"My mann (heart) beats for Macondo.." exclaimed Sushil, concluding a long meeting with his friends and business partners Lathika, Roopam and Noor in April 2000. The four youthful founders of Mann-India Technologies were brainstorming about which geography to go for their new IT venture. Macondo is the fictional town in the novels of Gabriel Garcia Marquez, the Colombian writer. Sushil Chaudhary, the MD of Mann-India, had liked the magical realism in the Latin American literature. His three young colleagues smiled and agreed instantly with the choice of Latin America. They were fascinated by the vibrant Latin American culture. Salsa and samba, football and carnival excited their Mann (heart), the name chosen by the founders for the company. Since Mann is also a typical German name, they made it as Mann-India to avoid confusion.
In the previous month, the group had decided on what business to start. It was the year 2000, the year of big buzz for Indian IT. Thanks to the millennium bug scare, the Indian IT had arrived at the global stage. The Indian IT companies were riding the high waves of business flowing from US and Europe. The global success of the Indian IT had got the attention of the Latin Americans too and they also started looking for Indian IT services. But the Indian firms, especially the big ones, were so overwhelmed with the enormous volume of business from developed countries and they had no time to look at the emerging market of Latin America. Mann-India found an opening in this situation and bet on Latin America for their IT venture. The region now accounts for over ninety percent of the group revenue of the company which reached 180 crores of rupees in 2012-13. Their target is 1000 crores in the next 3-5 years.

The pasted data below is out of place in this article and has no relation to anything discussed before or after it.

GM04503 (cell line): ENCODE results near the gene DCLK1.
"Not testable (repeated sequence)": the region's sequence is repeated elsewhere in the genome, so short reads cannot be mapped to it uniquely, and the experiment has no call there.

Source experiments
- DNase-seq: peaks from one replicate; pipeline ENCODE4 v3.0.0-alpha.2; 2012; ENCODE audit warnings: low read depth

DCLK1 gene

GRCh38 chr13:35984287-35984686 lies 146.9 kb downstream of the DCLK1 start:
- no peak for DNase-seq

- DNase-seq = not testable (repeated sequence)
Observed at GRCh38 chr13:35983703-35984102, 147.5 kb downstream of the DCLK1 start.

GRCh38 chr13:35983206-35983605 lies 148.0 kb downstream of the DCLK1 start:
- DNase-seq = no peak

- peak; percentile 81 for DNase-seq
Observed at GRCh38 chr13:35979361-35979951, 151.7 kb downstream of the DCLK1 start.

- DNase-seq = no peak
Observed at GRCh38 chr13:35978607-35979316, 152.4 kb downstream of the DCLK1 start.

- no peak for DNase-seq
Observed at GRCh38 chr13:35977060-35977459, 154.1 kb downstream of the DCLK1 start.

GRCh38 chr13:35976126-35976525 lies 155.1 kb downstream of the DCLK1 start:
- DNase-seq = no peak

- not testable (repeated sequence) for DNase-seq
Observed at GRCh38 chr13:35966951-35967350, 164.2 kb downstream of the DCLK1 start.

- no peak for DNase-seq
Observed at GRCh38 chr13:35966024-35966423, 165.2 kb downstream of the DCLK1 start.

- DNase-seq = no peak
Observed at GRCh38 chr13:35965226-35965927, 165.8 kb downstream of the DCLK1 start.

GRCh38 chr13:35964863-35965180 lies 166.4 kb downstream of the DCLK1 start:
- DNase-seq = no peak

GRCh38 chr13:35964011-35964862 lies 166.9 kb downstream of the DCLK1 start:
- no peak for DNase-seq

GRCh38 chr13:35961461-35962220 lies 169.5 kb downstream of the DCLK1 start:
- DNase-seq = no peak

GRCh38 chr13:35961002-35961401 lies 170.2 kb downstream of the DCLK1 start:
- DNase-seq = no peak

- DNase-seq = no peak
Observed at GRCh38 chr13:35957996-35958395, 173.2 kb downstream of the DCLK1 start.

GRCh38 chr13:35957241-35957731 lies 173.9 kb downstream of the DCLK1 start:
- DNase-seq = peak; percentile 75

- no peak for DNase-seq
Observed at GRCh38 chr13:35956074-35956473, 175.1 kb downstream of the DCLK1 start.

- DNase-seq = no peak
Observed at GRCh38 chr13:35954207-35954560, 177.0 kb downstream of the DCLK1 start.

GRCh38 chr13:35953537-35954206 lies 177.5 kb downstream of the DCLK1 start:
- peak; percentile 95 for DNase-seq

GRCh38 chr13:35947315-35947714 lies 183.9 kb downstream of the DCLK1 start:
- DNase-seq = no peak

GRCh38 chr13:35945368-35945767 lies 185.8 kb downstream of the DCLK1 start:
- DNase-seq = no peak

Sushil, Roopam and Noor had graduated in engineering from NIT, Trichy in 1997-98. Lathika is an economics graduate from Lady Shri Ram College, Delhi. They had got comfortable jobs after the their studies and had worked till 2000. But they were not content with the monthly salaries and secure jobs. They aspired to become entrepreneurs. They did not want to do just business. They sought adventure and fun too. Latin America beckoned them with the perfect blend of business and fun.
The first entry of Mann-India in Latin America was in Panama. Since Mann-India was a small start up, without the credentials of experience or established clients, it was not easy to get the confidence of Panamanian companies. But the Panamanians liked the youthful enthusiasm, sincerity and hard working culture of Sushil and his colleagues. A Panamanian bank Banco Casa de Ahorros gave them the break by awarding a contract to set up their first mobile banking. Soon Mann-India got their next project to re-engineer the Sigma ERP Platform of Sisinge. This was followed by a product development work for Arango Software. The biggest breakthrough was when Panafoto, the largest retail chain of the country gave Mann-India a project to build their ERP System.
In 2002, Sushil visited Colombia. Although Colombia at that time was considered as a risky place because of guerrilla war, kidnappings and narcotraffic, Sushil had courageously travelled to many parts of the country by road. He was fascinated by the warmth and friendship of the Colombians and decided that Colombia would be the next target for his company. Mann-India went in and got a few Colombian projects.
Venezuela was the third destination. Mann-India entered the country in 2003 and got two projects including a government contract to build a Mobile payment platform for financial inclusion at national level. Happy with the performance of Mann-India, the Venezuelan government gave a larger project to handle the software for currency change from the old Bolivar to a new strong Bolivar.The Venezuelan oil company PDVSA also gave Mann-India some business.
It was time for Mann to move on. They entered Dominican Republic in 2008. They established a development centre in Santo Domingo. Mann-India is currently in the process of exploring the Peruvian market for IT business.
Mann-India has offices in Noida, Delhi, Hyderabad, Bogota, Caracas and Santo Domingo. It has won several awards and recognitions from business organizations such as Nasscom and Red Herring rankings. Mann-India's verticals include banking, insurance, telecom, ERP and retail.They have developed several products of their own and also provide consultancy services. They are now diversifying into other businesses within India as well as global trading.